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say, the bankers to the Drawer, the memo of intimation of dishonour by the Central Bank of India, Civil Lines Branch, Agra, that is to say, the bankers to the Payee, a copy of notice dated 28.09.2002, and, registered postal receipts showing dispatch of notices besides the hire purchase agreement and statement of account relating to the Payee to show that the cheque was issued to liquidate a legally enforceable debt. The Drawer alleged that on allegations in the Complaint, the Drawer be summoned .....

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for offences punishable under Section 138 Negotiable Instruments Act as well as Section 420 IPC. As the Drawer did not respond to the summons, warrants of arrest were issued by the Magistrate by an order dated 04.10.2004. These proceedings are discernible from a perusal of the order sheet annexed as annexure no. 4 to the affidavit in support of the Application. It is at this stage of proceedings before the Magistrate that the Drawer approached this Court through the instant Application under Se .....

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icant, learned A.G.A., and also perused the material on record. Connect with Crl. Misc. Application NO. 13431 of 2004. As per facts mentioned in paragraphs no. 16 to 18 of the affidavit, it is submitted that only on the basis of the affidavit, summoning order has been passed against the applicant which is illegal. Issue notice to O.P. No. 2 to file counter affidavit within six weeks. List thereafter in the next cause list. Till then, the further proceedings of complaint case no. 3020 of 2004, M/ .....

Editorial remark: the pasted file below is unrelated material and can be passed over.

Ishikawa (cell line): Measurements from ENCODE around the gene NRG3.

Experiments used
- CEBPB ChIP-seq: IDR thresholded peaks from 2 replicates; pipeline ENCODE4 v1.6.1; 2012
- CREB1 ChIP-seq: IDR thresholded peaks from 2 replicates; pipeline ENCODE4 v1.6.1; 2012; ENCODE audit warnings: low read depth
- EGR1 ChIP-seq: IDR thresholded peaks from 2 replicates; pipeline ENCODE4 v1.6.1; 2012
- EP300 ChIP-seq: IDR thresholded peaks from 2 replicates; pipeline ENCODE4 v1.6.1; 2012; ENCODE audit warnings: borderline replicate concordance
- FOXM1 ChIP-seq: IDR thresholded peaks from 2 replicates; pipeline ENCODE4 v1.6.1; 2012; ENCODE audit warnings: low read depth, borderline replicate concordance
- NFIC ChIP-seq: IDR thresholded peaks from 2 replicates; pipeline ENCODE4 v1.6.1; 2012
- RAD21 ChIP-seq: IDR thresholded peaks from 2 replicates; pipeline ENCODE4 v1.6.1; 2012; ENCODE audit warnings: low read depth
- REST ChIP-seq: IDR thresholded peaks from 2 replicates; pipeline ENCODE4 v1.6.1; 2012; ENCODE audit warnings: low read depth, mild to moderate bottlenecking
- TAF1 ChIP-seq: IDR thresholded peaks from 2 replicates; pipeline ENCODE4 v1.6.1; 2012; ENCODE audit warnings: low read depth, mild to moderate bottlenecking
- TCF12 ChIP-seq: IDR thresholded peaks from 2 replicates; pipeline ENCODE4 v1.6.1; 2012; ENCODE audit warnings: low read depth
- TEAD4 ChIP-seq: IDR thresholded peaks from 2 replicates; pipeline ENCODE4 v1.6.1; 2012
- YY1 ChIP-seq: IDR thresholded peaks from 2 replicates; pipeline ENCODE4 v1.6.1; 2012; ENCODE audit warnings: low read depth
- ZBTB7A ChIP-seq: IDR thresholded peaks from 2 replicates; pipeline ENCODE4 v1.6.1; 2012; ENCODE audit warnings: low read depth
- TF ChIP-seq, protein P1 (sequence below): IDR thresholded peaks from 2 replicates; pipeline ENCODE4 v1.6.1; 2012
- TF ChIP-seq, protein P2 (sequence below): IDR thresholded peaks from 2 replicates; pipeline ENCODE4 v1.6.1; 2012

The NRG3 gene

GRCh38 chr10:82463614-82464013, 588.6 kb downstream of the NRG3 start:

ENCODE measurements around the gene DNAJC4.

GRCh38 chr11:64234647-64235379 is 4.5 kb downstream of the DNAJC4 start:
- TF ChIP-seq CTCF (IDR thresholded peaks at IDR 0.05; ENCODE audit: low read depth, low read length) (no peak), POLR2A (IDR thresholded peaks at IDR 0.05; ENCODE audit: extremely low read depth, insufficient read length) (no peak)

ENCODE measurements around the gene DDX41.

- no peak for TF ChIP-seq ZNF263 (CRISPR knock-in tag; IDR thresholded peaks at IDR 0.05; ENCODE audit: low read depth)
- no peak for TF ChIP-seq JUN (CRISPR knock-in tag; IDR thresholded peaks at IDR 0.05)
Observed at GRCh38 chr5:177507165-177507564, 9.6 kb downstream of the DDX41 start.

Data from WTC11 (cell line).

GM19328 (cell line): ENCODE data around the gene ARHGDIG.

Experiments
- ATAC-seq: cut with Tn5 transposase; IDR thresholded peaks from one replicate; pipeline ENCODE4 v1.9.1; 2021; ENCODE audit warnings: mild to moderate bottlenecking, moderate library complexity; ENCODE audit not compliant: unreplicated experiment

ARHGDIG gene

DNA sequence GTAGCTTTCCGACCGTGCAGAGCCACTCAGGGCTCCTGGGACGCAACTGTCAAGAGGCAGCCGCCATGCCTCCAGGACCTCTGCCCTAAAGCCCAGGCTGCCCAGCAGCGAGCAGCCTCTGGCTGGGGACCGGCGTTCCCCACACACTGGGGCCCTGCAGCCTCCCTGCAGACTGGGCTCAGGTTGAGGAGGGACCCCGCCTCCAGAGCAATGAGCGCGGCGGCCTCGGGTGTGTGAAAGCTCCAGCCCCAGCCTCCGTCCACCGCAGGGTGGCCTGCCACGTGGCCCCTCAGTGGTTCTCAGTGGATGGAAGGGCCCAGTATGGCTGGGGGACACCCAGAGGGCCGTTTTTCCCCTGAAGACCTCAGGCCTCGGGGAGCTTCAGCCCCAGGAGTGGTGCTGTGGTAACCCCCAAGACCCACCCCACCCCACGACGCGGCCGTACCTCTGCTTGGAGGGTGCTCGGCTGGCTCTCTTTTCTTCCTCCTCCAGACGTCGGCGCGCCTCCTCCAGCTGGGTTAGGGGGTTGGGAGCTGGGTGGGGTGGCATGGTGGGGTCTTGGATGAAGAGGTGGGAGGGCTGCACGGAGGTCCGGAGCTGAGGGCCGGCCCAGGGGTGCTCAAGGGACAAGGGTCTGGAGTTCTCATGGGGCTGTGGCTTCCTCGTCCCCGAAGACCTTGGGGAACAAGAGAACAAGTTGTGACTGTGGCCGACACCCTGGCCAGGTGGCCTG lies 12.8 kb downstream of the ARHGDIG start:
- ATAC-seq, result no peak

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at the instance of co-accused Ashok Rajgardia and K.L. Rajgardia who have been summoned for an offence punishable under Setion 420 IPC alone. Notice issued to the Payee by this Court was served upon them as would appear from the Office report dated 26.02.2005 but no appearance has been put in on their behalf. This Court, accordingly, by an order dated 09.03.2005 granted further time to the Payee to file a counter affidavit and extended the interim order passed on 15.12.2004 until further orders. .....

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oath under Section 200 Cr.P.C. by deposing in the witness box as required by law; rather he has filed his evidence in support of the complaint to serve as a statement under Section 200 Cr.P.C. through an affidavit taking aid of the provisions of Section 145 Negotiable Instruments Act that permit a complainant to do so. It is pointed out by Sri Neeraj Pandey that the provisions of Section 145 Negotiable Instruments Act have been brought in through an amendment by Act No. 55 of 2002 with effect f .....

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(supra) have been introduced with effect from 06.02.2003 and, therefore, cannot have retrospective operation or apply to complaints pending on the date of enforcement of the Amending Act (The Act No. 55 of 2002). It is no doubt true that on un-controverted facts the date on which the Complaint was filed, provisions of Section 145 Negotiable Instruments Act were not to be found on the statute book. These were introduced through the Negotiable Instruments (Amendment and Miscellaneous Provision) A .....

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dispensing with the need to have that evidence recorded on oath in the witness box under Section 200 Cr.P.C. The impugned order was passed thereafter. The question, therefore, that falls for determination is: 'whether the provisions of Section 145 Negotiable Instruments Act would be applicable retrospectively to proceedings pending on the date when provisions of the Act No. 55 of 2002 came into force, that is to say, on 06.02.2003?' The submission of Sri Neeraj Pandey pressed with much v .....